POP ETC is the name that the members of The Morning Benders now trade under, following worries that their original name would cause offence to the gay community, particularly in the UK and Europe. It’s an admirable step that Chris Chu, Jon Chu and Julian Harmon have taken, especially since most of their fans are likely to be in the US where the word “bender” doesn’t really have homophobic connotations attached to it, (The Halo Benders, a Built to Spill side-project continue under that name) but it’s a fine way to address such issues, often brushed under the carpet in the indie world. That debate is for another time, though. The new name also serves to capture Chu and co’s radical change of direction as they’ve traded in the guitars, reverb-laden production and sunny harmonies of Big Echo for synths, pop, autotune and R’n’B, and big name producers Danger Mouse and Andrew Dawson (Kanye West). And you know what? POP ETC is bloody terrible.
Now, while I happily admit to being something of a music snob – and as a music writer (of sorts) I’d imagine I’m not alone in that – I love a cracking pop tune as much as the next person. Carly Rae Jepsen’s ‘Call Me Maybe’ is probably the best pop song you’ll hear all year, and I just want to be exposed to good music – whether it’s Father John Misty or Katy Perry matters not. But what POP ETC offer us on their debut (or third album) is not the earworm or the singalong classic, but the song that makes you want to throw the radio through the window. It’s only when the corpse of The Morning Benders can be heard scraping on the coffin lid do things become close to bearable, and that happens rarely on this record. Those moments come in ‘Halfway to Heaven’ and ‘Keep It for Your Own’ which retain some charm and melody compared to the rest of the horrors on this record.
Opener ‘New Life’ takes Owl City’s use of the autotune to a new low, and contains such vintage lines as “If I could give it all back/For just one more day with you”, but that’s like Lennon and McCartney compared to ‘Back To Your Heart’ which begins with boyband “yeaaaah, yeaaahs” and heads steadily downhill with Chu singing “Let me take this straight from the top/We were makin’ love and we couldn’t stop/But it all went down so quick/You were afraid there was something you missed”. It would be funny, if the whole thing wasn’t so utterly lamentable. The lyrics – oh, the lyrics – throughout this record are sleazy, classless, unfunny, bereft of any charm, heartless, synthetic, trite, knuckleheaded…I could go on. I mean, POP ETC begin the R’n’B of ‘Live It Up’ with an “aaaoow, right there” that Prince wouldn’t touch for fear of sounding utterly sexist, and then hit the nadir on ‘R.Y.B.’ when the chorus chimes with the romantic “So, rock your body quick and get up”. Final track ‘Yoyo’, which does have a certain Stargate fun around it, is ruined by a spoken-word bridge, with Chu breathily intoning “I know this kind of love don’t last forever/We had a good time for a while/I had a good time… I’m just tryin’ to live it up”. You’d think it was a cunning parody of the pop music you hear every time you switch on the radio, if Chu wasn’t so insistent all this is for real.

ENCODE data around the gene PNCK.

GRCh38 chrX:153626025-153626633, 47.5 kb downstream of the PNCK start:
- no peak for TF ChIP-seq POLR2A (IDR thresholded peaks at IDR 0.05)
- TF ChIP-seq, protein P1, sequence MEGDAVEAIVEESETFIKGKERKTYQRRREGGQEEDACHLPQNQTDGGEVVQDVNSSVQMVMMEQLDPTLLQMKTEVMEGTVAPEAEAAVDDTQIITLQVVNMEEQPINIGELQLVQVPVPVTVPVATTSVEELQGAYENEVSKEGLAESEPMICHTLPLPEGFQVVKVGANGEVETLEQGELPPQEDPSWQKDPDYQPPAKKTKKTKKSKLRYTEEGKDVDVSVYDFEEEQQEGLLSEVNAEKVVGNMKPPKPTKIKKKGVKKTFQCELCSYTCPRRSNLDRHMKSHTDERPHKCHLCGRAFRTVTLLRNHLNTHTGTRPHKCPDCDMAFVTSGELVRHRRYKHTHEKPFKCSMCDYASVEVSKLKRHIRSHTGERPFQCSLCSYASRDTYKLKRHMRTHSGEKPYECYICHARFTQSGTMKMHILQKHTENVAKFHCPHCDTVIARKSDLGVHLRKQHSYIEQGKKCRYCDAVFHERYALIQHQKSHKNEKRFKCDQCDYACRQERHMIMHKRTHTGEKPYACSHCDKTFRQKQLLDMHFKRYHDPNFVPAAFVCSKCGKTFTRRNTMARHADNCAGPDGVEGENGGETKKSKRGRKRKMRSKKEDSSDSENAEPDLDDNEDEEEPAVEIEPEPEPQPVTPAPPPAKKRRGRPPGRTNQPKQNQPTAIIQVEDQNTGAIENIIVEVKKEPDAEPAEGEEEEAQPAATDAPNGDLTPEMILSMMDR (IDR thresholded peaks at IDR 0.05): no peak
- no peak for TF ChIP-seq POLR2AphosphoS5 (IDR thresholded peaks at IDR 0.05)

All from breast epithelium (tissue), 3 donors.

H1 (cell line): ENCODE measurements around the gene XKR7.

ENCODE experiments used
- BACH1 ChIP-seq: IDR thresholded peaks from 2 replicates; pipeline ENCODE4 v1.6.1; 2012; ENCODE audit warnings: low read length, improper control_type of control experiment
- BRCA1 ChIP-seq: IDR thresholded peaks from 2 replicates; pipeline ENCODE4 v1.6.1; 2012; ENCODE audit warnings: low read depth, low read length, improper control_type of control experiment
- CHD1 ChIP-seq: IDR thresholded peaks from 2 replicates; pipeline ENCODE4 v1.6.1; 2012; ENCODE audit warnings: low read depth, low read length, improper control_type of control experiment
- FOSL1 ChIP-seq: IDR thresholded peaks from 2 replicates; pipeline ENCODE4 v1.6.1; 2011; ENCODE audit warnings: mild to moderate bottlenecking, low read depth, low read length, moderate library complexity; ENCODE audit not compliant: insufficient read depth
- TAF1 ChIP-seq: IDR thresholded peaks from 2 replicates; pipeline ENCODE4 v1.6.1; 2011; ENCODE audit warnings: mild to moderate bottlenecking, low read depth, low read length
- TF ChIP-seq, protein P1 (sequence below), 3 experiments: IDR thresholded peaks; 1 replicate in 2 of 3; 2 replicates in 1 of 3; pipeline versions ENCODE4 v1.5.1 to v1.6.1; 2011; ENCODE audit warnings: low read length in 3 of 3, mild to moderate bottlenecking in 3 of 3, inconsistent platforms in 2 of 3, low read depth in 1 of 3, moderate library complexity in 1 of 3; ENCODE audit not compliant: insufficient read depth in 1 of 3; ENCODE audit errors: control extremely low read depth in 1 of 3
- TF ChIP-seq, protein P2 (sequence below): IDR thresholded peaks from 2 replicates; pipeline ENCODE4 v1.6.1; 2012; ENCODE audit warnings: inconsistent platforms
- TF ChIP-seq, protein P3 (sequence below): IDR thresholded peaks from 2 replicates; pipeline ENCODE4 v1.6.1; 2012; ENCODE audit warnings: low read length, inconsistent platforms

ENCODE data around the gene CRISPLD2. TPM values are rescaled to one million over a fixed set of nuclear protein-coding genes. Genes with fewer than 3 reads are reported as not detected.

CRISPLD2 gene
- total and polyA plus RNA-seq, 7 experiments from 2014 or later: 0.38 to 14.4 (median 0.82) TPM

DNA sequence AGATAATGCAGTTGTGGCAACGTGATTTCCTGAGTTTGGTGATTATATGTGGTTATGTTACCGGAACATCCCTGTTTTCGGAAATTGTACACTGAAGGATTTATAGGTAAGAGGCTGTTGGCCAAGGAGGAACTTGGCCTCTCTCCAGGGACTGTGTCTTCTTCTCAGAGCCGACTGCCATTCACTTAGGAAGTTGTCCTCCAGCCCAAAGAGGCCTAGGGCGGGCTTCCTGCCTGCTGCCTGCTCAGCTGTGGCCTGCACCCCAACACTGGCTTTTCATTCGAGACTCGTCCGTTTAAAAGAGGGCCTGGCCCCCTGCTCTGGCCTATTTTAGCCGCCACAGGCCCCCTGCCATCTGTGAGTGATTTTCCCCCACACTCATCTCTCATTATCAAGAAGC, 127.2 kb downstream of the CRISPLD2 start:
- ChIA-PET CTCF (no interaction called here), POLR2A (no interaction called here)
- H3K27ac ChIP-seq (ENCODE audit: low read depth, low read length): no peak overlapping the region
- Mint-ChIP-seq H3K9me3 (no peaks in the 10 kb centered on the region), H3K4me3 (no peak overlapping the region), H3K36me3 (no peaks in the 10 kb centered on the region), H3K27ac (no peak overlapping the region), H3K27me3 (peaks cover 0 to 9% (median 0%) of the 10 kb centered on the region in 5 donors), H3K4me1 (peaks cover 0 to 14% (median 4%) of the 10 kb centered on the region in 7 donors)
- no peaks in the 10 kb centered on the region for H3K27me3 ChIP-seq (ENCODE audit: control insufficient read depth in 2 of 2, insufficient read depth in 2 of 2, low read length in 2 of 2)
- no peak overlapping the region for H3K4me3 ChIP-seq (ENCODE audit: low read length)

In interviews promoting this record – and there’s been A LOT of interviews and articles and videos, just so we know The Morning Benders are no more: one awful, cringey YouTube video has Chu facing the camera explaining why he loves a list of songs from T-Pain to Taylor Swift – Chu has stated that what the band are doing as POP ETC is from the heart, and completely honest. I DON’T BELIEVE YOU. I think it’s fake, I think the source material – the songs that Chu rediscovered from his school days such as tracks by Boyz II Men – is more authentic, more from the heart, more real, and worst of all I’m now wondering if Big Echo was nothing more than a cynical move to take advantage of the Grizzly Bear sound that a lot of bands tried to ape following Yellow House.
I don’t think POP ETC have a clue who they are; this is reflected in the lyrics as Chu sings of wanting to “rock your body” and spend time “makin’ love” – it comes off as pastiche and lacks any sort of sincerity, almost mocking the music he claims to love and be influenced by. If you’re looking for a band that does pop music with heart and a knowing sense of the ridiculous, go listen to Maroon 5, or Fun or LMFAO: I’m not a fan of any of those but at least they’re not conning anyone by pretending to be something they’re not. As someone once said, ever get the feeling you’ve been cheated?